All over the world, from Russia to Argentina, governments' response to agflation has been uniform: limit the export of grain or whatever agricultural commodity the country in question happens to produce. This goes against the textbook, officials quietly acnowledge, but it's one thing to read the Wealth of Nations in your study over a cup of coffee with a sandwich, and quite another to watch food riots from out the window of your car on your way to a policy meeting. When a shortage becomes real enough, governments always introduce quotas and rationing, even if it makes Adam Smith turn over in his grave. So it's only a question of price point at which the US government will have to put a limit on exports. The repercussions of this move will be quite serious. First, if if happens, importing countries could easily see the price of food double or triple. Which, in turn, should ruin some economies, devalue some currencies and put an end to some economic growth stories. Secondly, we'll likely see a global boom in agricultural equipment and irrigation projects, and possibly, some wars over water supplies. Third, OPEC countries, which have lots of oil but very little grain, will feel an urge to retaliate with oil export quotas, which will be another fascinating story to watch. And yet I don't see how the US can avoid such measures for too long. Food inflation is the nastiest kind of inflation, and, besides, the timing could not have been worse: just when landlords need a rent increase to turn the ATM back on, it turns out that renters have spent everything on groceries and the rental check fails to arrive. And that would be really nasty for everyone. No imputed rents - no appreciation, no HELOCs, no economic expansion at zero cost as you enjoy the HELOC-driven demand without having to pay wages. At some point the pressure to switch from the "invisible hand" to old-fashioned regulation will become too irresistable. [more]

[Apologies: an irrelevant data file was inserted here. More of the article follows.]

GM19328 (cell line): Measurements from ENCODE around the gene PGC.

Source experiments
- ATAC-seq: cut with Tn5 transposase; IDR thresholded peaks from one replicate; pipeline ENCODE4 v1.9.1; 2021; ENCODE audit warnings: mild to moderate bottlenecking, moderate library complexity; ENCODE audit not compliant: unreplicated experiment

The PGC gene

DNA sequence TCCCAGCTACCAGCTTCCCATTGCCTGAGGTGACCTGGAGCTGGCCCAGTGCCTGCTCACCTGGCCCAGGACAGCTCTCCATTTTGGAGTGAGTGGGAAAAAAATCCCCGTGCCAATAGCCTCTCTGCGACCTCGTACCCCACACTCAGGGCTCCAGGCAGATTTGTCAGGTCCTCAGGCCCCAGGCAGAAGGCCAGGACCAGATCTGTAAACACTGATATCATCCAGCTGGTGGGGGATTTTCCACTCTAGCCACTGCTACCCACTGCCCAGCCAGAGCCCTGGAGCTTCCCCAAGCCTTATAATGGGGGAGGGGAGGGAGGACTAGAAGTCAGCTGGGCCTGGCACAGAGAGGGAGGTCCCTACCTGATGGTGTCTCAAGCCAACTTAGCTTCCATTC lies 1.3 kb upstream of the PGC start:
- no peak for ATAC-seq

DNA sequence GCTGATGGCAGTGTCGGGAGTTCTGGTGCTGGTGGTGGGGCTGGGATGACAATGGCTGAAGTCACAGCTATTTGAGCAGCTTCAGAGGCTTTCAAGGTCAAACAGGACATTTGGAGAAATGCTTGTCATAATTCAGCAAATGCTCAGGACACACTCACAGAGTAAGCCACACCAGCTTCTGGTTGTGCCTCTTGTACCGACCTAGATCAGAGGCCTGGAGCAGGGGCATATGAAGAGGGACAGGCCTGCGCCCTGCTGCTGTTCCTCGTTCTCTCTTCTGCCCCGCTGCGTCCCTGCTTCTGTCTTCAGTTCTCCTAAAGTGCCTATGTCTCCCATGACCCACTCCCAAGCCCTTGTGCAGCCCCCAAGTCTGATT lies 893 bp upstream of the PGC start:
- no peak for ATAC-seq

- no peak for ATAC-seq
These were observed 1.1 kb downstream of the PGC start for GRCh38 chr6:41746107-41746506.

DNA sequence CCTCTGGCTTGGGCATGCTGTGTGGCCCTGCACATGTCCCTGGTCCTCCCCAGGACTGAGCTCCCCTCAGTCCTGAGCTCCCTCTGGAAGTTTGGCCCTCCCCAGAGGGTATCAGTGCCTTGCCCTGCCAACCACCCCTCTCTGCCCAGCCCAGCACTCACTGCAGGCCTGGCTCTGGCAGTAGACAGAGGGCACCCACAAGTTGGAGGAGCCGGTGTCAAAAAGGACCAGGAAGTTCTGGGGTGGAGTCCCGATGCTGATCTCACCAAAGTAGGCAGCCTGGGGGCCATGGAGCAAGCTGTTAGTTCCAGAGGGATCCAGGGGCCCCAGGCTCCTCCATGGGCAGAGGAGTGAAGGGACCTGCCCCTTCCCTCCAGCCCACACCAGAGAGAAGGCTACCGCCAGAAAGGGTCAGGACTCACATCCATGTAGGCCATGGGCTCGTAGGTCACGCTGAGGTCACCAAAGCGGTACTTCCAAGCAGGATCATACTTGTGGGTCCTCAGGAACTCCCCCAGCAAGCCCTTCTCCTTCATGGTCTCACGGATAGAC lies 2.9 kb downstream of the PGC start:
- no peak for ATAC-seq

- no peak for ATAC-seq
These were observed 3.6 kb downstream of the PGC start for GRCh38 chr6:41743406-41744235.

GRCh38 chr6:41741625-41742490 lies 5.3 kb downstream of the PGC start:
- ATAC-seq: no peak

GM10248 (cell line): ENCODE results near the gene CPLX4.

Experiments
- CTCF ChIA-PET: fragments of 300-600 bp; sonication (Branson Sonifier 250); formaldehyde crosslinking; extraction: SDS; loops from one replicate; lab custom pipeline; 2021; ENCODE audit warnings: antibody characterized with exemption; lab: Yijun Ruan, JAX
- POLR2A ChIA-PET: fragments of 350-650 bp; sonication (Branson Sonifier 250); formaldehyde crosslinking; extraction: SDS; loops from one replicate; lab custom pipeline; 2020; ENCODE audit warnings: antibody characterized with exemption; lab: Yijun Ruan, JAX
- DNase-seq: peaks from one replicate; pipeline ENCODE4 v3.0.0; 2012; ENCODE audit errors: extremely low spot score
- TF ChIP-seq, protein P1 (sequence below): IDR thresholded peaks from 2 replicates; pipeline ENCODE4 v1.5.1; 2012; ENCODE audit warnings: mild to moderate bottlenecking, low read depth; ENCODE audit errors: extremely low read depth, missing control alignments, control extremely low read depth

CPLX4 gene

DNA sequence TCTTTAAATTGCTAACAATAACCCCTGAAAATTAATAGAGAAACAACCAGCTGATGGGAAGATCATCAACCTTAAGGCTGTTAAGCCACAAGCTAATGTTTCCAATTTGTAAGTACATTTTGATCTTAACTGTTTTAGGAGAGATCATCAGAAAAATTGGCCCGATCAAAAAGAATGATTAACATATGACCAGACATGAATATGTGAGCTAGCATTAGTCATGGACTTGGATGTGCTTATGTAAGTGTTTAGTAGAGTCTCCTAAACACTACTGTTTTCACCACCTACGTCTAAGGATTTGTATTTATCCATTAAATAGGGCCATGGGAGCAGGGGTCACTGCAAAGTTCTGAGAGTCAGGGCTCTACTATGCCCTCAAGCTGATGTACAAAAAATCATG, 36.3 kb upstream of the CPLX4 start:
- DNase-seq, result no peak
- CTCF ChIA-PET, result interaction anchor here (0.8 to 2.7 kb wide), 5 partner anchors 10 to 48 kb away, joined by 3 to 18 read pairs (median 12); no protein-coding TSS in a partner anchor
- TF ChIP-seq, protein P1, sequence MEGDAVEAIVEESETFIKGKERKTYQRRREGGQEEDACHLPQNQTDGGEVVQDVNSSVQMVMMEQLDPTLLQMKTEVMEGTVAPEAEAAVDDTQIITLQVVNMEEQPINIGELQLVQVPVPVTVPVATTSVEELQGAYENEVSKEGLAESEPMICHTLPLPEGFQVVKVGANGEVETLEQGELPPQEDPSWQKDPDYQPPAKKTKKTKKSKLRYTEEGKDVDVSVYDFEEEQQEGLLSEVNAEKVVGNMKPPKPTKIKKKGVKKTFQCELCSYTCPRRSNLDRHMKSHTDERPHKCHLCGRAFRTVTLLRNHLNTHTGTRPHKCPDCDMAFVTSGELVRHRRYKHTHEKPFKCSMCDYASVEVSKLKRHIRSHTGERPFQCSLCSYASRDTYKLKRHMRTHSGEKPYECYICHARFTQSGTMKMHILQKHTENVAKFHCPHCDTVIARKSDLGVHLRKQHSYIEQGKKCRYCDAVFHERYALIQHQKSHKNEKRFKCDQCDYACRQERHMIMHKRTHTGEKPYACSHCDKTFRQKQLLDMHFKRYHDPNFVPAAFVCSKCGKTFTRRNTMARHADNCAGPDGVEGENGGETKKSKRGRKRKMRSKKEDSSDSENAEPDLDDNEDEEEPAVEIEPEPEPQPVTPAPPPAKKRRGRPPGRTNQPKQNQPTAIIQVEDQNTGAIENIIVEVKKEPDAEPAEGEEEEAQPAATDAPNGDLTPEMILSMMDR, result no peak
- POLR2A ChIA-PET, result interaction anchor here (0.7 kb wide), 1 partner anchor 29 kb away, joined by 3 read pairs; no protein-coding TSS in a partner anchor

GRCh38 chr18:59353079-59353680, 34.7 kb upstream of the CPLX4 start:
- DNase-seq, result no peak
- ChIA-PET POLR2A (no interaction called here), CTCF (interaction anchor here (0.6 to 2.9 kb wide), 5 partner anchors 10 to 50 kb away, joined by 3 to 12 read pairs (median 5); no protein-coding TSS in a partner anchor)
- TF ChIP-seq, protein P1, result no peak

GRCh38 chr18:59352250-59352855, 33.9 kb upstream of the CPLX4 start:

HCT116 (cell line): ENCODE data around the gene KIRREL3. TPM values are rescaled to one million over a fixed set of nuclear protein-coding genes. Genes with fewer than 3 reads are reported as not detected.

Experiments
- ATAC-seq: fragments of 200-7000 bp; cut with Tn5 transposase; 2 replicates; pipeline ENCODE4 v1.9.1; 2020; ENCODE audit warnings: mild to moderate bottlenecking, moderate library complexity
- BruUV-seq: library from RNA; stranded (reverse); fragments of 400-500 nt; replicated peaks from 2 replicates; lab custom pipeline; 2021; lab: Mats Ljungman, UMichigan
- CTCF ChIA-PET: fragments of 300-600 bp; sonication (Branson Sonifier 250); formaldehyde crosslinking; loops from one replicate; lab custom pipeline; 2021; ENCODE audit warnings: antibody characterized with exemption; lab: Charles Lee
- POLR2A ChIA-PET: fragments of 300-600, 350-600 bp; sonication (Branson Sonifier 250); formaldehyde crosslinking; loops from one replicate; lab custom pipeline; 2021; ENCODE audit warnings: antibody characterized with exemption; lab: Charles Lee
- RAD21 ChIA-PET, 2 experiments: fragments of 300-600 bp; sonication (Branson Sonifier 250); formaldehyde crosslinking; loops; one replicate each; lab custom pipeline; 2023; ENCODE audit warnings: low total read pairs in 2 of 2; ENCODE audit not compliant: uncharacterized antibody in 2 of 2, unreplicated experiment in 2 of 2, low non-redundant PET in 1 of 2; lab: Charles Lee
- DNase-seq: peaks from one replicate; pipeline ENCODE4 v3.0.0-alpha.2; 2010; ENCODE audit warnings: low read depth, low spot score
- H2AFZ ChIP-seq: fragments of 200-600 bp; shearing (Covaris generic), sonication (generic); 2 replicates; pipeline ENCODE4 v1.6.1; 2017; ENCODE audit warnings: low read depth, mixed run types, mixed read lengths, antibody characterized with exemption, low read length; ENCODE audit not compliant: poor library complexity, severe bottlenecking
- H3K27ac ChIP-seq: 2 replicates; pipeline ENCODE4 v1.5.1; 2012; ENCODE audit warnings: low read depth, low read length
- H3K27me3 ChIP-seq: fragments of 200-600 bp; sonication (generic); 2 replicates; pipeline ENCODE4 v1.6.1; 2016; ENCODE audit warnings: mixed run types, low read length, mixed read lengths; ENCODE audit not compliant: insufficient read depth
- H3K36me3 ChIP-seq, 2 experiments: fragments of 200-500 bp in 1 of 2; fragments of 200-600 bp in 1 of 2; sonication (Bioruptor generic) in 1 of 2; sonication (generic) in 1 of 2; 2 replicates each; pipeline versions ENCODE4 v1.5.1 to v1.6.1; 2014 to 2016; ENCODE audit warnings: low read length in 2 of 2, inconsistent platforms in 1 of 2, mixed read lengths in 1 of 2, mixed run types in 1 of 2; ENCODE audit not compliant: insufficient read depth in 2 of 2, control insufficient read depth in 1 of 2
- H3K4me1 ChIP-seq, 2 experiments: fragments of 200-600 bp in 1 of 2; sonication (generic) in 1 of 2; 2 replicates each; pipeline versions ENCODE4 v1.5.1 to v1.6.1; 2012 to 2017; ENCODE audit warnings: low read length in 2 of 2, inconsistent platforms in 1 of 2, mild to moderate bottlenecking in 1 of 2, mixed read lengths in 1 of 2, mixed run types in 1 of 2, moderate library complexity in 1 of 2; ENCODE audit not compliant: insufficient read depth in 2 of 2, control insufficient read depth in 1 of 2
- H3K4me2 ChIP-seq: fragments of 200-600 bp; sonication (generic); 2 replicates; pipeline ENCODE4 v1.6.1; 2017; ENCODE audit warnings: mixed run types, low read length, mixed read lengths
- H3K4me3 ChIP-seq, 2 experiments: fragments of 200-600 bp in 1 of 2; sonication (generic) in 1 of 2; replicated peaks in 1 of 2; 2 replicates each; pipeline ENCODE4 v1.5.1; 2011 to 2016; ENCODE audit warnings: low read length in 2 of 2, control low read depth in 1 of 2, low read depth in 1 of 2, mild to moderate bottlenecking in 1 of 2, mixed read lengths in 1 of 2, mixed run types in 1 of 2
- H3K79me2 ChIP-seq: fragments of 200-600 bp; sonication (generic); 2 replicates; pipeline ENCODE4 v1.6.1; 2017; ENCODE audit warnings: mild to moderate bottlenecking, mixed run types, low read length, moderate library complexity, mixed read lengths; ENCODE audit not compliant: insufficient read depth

For the first time since Jan 2003, TIPS are now traded at prices significantly above par. At the 04/10/2008 auction, 9-year 9-months TIPS offering 1.625% were sold for 104.35362. (For reference: only 3 months earlier, a 10-year, 1.625% TIPS sold for 99.724557). [more]
Today was the fist time I saw a red blot against a newsletter name on the front page. Insive Value has underperformed S&P by 0.69%. [more]
Once again, banks are unhappy, and HELOC'ed homeowners are busily scratching their tiny wounds, putting tears on their face with the help of a can of paint. The people to be robbed by rate cuts own no houses and cannot count on the sympathy of policymakers. So it is a safe bet that the Fed will cut once again. The coming months will see another transfer of wealth from the homeless savers to the leveraged homeowners, so place your bets accordingly. Down with "financial ultra-short" SKF. Up with banks and builders. [more]
Medieval Russian peasants thought that the good tsar is surrounded by bad advisors, so they would send delegates to Moscow to tell the tsar about their economic hardship. If only the tsar would learn that peasants are being robbed and exploited by the landlords, the thinking went, he would surely offer some help. The number of petitions to the tsar written over the centuries must surely run in the thousands, in spite of zero evidence that a single petition ever attained its intended result. How very stupid.
I hardly expected them to use bait-and-switch marketing, because they were supposed to be an ethical oasis, that is, up till recently. A couple of days ago I clicked on a link to a premium content page and taken to their subscription homepage. So clicked the back button, and the next moment a window popped up and showed the following message: [more]